College of Arts & Sciences

About Us

Join us in welcoming our new 2016-2017 Department Chairs

Tiffany Gilbert (English Department) is an associate professor in the Department of English. She arrived in Wilmington in 2006 after a lectureship in the Studies in Women and Gender Program at the University of Virginia, where she earned her doctorate in 2005. She received her BA in English at The College of William and Mary in 1993 and her MA in English at Clemson University in 1997. At UNCW, she teaches courses in twentieth- and twenty-first century American literature, film, and culture. Dr. Gilbert has published articles in the areas of opera, American suburbia, and on British and Irish film. Her current project focuses on Italian actress Anna Magnani and her partnership with playwright Tennessee Williams in the films The Rose Tattoo (1955) and The Fugitive Kind (1960).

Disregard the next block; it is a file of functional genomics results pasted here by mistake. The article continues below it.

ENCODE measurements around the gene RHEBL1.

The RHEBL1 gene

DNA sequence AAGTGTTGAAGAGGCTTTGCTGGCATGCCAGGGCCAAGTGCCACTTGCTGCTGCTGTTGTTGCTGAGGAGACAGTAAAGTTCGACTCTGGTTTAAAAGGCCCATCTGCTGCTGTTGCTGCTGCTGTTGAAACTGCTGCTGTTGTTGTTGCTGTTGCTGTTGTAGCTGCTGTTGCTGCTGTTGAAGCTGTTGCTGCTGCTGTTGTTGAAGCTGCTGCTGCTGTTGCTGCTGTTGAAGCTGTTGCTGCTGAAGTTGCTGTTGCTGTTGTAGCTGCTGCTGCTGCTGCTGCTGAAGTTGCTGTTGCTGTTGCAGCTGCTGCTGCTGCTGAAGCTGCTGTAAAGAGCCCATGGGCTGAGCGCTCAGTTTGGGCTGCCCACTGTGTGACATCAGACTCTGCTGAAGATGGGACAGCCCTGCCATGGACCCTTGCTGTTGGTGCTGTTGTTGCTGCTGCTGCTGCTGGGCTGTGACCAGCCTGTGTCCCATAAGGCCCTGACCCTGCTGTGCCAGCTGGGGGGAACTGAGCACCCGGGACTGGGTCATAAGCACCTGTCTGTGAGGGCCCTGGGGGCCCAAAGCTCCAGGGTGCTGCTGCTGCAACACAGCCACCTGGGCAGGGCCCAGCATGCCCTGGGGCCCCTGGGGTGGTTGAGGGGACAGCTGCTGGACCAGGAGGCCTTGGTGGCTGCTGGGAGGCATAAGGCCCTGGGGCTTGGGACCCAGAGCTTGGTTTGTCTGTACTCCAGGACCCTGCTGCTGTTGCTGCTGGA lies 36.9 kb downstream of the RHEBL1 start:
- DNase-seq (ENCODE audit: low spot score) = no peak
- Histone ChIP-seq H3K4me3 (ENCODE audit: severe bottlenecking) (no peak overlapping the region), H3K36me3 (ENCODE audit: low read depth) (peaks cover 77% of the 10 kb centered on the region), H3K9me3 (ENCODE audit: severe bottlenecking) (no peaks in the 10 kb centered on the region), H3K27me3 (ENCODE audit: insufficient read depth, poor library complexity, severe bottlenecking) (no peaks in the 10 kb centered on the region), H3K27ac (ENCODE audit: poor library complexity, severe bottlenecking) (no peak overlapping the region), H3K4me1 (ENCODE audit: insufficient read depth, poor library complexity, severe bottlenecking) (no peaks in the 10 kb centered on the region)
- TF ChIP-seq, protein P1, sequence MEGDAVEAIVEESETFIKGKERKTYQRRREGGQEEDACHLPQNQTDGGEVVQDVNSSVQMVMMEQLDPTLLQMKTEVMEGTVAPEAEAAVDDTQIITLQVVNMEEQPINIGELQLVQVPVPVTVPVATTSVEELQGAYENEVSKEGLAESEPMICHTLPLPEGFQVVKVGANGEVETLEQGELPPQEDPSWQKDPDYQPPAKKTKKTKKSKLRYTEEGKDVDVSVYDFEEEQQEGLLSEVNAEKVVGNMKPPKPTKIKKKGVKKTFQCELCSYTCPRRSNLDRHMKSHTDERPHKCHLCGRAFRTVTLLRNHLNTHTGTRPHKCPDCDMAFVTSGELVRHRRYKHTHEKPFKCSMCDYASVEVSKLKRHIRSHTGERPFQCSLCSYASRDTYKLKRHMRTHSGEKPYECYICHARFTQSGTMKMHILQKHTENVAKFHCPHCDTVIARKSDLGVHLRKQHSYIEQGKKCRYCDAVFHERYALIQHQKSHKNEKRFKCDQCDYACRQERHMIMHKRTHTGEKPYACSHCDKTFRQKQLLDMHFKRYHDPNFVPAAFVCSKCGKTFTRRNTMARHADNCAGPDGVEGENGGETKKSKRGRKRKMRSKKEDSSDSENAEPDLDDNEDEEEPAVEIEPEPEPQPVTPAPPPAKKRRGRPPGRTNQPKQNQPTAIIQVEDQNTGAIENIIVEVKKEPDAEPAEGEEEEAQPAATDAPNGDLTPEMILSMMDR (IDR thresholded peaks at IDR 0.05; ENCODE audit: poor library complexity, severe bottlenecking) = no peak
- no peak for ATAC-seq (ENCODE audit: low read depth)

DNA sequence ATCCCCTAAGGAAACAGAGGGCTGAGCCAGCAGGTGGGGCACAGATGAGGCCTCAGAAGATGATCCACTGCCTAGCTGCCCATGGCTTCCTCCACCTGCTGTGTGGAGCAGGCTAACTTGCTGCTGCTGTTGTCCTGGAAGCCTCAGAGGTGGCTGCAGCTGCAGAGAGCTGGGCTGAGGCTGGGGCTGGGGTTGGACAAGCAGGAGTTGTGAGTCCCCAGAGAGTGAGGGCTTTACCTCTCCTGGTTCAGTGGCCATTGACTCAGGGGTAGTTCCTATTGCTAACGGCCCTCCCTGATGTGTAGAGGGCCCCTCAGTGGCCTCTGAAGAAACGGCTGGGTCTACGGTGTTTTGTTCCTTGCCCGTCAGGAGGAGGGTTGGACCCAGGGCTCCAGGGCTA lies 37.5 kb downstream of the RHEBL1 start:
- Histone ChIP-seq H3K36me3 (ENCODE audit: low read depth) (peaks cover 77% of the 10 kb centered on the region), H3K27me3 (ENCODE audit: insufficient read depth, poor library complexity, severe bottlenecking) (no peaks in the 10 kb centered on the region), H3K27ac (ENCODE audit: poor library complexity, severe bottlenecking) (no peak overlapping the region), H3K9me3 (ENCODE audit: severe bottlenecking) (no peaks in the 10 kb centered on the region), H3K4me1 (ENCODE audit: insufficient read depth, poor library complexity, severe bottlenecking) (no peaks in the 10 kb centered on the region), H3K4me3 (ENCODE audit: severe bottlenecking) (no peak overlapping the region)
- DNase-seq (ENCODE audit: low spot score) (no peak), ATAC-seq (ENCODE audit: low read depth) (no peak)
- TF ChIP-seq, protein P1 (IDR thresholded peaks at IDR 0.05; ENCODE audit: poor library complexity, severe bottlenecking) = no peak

Dylan McNamara (Physics and Physical Oceanography Department) received his M.S. degree in Physics from San Diego State University and his Ph.D. in Oceanography from the Scripps Institution of Oceanography at UCSD.  After completing his Ph.D., Dr. McNamara was a postdoctoral scholar at Duke University in the Earth and Ocean Sciences Division before joining the faculty at UNCW in 2008.  Dr. McNamara has broad research interests with publications in many fields including; Optics, Coastal Science, Coral Reef Ecology, Chaos Theory, and Environmental Economics.  His expertise lies in Complex Systems Analysis, Numerical Modeling, and Nonlinear Forecasting.  Dr. McNamara has received grants to support his research from the National Science Foundation, the National Oceanic and Atmospheric Administration, the National Fish and Wildlife Foundation, the Gordon and Betty Moore Foundation, and the North Carolina Sea Grant.